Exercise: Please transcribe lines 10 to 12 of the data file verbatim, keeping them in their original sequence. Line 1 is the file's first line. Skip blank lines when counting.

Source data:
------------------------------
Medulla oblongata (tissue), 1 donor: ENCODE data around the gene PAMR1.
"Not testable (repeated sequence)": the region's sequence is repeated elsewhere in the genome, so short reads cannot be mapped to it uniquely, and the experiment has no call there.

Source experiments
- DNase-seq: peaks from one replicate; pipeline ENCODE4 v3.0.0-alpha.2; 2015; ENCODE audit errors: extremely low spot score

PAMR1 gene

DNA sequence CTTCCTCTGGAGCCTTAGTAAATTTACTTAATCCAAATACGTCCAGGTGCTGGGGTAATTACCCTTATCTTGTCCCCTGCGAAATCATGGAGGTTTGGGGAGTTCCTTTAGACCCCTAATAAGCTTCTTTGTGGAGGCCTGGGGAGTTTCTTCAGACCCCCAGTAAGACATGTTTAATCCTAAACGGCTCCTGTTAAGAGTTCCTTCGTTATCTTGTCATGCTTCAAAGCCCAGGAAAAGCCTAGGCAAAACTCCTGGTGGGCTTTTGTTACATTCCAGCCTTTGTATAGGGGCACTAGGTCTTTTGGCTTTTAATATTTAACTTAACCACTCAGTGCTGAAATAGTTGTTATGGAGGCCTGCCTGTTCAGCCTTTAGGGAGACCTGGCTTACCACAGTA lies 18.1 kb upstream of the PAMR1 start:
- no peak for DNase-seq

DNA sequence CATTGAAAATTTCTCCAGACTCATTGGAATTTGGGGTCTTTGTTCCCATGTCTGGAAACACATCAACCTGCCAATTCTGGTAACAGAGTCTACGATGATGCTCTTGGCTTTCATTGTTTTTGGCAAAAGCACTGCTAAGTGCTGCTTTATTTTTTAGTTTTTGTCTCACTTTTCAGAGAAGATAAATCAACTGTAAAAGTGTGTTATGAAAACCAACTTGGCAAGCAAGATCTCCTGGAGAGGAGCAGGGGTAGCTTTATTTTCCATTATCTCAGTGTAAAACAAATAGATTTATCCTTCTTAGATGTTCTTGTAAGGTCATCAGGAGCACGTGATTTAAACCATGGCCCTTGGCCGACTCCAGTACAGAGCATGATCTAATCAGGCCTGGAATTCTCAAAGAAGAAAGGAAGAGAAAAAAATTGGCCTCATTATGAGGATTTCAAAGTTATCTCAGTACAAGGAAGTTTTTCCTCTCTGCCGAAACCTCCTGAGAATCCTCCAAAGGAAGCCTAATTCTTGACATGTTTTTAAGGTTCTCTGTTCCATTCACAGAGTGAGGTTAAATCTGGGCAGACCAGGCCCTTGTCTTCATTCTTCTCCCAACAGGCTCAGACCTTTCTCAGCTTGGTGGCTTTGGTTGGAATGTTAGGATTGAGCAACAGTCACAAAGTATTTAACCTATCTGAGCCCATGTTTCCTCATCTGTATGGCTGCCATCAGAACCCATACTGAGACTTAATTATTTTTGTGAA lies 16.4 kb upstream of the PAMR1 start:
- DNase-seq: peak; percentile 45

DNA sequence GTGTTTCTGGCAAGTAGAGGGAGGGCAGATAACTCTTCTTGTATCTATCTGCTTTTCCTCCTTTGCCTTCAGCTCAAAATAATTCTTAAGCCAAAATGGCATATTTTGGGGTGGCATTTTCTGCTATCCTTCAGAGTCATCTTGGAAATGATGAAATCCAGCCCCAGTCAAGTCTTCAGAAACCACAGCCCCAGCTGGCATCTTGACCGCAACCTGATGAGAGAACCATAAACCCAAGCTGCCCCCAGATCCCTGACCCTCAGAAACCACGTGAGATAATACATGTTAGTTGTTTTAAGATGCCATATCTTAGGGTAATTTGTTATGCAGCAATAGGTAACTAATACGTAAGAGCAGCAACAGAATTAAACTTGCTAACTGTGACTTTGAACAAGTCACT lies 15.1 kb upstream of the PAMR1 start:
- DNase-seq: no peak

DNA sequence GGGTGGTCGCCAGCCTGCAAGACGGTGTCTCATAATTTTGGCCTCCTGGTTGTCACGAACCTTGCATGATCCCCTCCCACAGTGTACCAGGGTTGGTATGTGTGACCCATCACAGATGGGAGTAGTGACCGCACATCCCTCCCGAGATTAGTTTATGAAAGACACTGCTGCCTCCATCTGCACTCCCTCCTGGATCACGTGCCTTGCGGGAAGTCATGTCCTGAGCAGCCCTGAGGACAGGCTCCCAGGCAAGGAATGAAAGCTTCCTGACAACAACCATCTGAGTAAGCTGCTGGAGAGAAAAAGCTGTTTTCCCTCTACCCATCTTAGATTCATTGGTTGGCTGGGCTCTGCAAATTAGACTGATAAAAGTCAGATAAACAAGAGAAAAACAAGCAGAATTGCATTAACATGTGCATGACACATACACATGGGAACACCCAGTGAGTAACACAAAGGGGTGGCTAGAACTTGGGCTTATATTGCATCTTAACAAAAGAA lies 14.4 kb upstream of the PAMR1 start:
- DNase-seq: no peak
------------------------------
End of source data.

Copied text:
DNA sequence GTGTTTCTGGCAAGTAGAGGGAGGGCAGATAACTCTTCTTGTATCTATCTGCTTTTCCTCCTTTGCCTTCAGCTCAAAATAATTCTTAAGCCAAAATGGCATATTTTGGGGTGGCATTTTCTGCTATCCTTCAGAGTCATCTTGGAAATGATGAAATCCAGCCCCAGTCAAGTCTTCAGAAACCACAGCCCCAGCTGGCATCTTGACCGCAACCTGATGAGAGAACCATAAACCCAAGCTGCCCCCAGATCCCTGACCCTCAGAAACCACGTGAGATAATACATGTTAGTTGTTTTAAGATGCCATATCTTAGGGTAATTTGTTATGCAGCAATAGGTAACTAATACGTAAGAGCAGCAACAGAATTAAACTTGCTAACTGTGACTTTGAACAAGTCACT lies 15.1 kb upstream of the PAMR1 start:
- DNase-seq: no peak

DNA sequence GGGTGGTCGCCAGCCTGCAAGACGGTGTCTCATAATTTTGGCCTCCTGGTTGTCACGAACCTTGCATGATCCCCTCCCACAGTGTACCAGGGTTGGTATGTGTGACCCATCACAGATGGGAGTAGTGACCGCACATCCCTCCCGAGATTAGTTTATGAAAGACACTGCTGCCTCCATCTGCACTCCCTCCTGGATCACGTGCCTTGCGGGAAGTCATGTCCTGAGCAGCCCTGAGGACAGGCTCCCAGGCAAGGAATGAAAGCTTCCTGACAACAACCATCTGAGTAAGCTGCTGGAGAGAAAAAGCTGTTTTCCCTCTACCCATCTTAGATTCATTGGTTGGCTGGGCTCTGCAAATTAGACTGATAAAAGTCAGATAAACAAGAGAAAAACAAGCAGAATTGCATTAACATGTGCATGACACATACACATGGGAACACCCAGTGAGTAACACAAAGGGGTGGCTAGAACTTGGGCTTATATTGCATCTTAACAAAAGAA lies 14.4 kb upstream of the PAMR1 start: